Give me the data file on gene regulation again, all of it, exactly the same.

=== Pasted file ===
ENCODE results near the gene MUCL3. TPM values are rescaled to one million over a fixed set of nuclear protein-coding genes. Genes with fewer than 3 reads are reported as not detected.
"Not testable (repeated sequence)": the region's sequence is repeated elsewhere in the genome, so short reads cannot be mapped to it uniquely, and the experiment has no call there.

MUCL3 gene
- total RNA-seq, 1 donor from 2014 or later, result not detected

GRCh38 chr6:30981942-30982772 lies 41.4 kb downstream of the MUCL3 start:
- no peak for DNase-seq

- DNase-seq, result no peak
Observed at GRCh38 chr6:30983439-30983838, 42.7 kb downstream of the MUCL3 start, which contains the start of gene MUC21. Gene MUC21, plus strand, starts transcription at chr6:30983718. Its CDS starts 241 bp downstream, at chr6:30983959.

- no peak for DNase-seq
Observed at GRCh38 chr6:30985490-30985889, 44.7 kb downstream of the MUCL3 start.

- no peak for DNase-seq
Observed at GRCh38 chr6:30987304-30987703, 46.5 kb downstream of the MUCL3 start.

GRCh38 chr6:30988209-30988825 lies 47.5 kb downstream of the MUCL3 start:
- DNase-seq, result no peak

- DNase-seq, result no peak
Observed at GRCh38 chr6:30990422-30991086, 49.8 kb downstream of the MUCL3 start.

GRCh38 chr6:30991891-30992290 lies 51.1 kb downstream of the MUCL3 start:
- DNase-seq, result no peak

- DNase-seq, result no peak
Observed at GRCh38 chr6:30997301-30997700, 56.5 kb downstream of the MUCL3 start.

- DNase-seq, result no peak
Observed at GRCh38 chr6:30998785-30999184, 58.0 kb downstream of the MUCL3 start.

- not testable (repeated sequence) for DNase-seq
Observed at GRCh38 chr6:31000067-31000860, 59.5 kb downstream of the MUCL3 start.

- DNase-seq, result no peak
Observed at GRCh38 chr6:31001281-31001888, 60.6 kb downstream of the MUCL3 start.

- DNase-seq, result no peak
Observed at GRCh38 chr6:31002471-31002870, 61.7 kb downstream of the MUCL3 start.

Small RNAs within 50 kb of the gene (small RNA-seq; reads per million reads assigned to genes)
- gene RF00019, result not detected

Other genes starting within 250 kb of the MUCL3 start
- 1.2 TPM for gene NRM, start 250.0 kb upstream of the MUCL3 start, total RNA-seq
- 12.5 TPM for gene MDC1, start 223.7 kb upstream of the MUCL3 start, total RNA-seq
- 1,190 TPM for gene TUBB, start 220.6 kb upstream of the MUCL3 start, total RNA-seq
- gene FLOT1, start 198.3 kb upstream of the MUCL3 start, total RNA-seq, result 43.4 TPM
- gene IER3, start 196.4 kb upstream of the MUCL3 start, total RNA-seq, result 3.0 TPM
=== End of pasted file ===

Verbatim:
ENCODE results near the gene MUCL3. TPM values are rescaled to one million over a fixed set of nuclear protein-coding genes. Genes with fewer than 3 reads are reported as not detected.
"Not testable (repeated sequence)": the region's sequence is repeated elsewhere in the genome, so short reads cannot be mapped to it uniquely, and the experiment has no call there.

MUCL3 gene
- total RNA-seq, 1 donor from 2014 or later, result not detected

GRCh38 chr6:30981942-30982772 lies 41.4 kb downstream of the MUCL3 start:
- no peak for DNase-seq

- DNase-seq, result no peak
Observed at GRCh38 chr6:30983439-30983838, 42.7 kb downstream of the MUCL3 start, which contains the start of gene MUC21. Gene MUC21, plus strand, starts transcription at chr6:30983718. Its CDS starts 241 bp downstream, at chr6:30983959.

- no peak for DNase-seq
Observed at GRCh38 chr6:30985490-30985889, 44.7 kb downstream of the MUCL3 start.

- no peak for DNase-seq
Observed at GRCh38 chr6:30987304-30987703, 46.5 kb downstream of the MUCL3 start.

GRCh38 chr6:30988209-30988825 lies 47.5 kb downstream of the MUCL3 start:
- DNase-seq, result no peak

- DNase-seq, result no peak
Observed at GRCh38 chr6:30990422-30991086, 49.8 kb downstream of the MUCL3 start.

GRCh38 chr6:30991891-30992290 lies 51.1 kb downstream of the MUCL3 start:
- DNase-seq, result no peak

- DNase-seq, result no peak
Observed at GRCh38 chr6:30997301-30997700, 56.5 kb downstream of the MUCL3 start.

- DNase-seq, result no peak
Observed at GRCh38 chr6:30998785-30999184, 58.0 kb downstream of the MUCL3 start.

- not testable (repeated sequence) for DNase-seq
Observed at GRCh38 chr6:31000067-31000860, 59.5 kb downstream of the MUCL3 start.

- DNase-seq, result no peak
Observed at GRCh38 chr6:31001281-31001888, 60.6 kb downstream of the MUCL3 start.

- DNase-seq, result no peak
Observed at GRCh38 chr6:31002471-31002870, 61.7 kb downstream of the MUCL3 start.

Small RNAs within 50 kb of the gene (small RNA-seq; reads per million reads assigned to genes)
- gene RF00019, result not detected

Other genes starting within 250 kb of the MUCL3 start
- 1.2 TPM for gene NRM, start 250.0 kb upstream of the MUCL3 start, total RNA-seq
- 12.5 TPM for gene MDC1, start 223.7 kb upstream of the MUCL3 start, total RNA-seq
- 1,190 TPM for gene TUBB, start 220.6 kb upstream of the MUCL3 start, total RNA-seq
- gene FLOT1, start 198.3 kb upstream of the MUCL3 start, total RNA-seq, result 43.4 TPM
- gene IER3, start 196.4 kb upstream of the MUCL3 start, total RNA-seq, result 3.0 TPM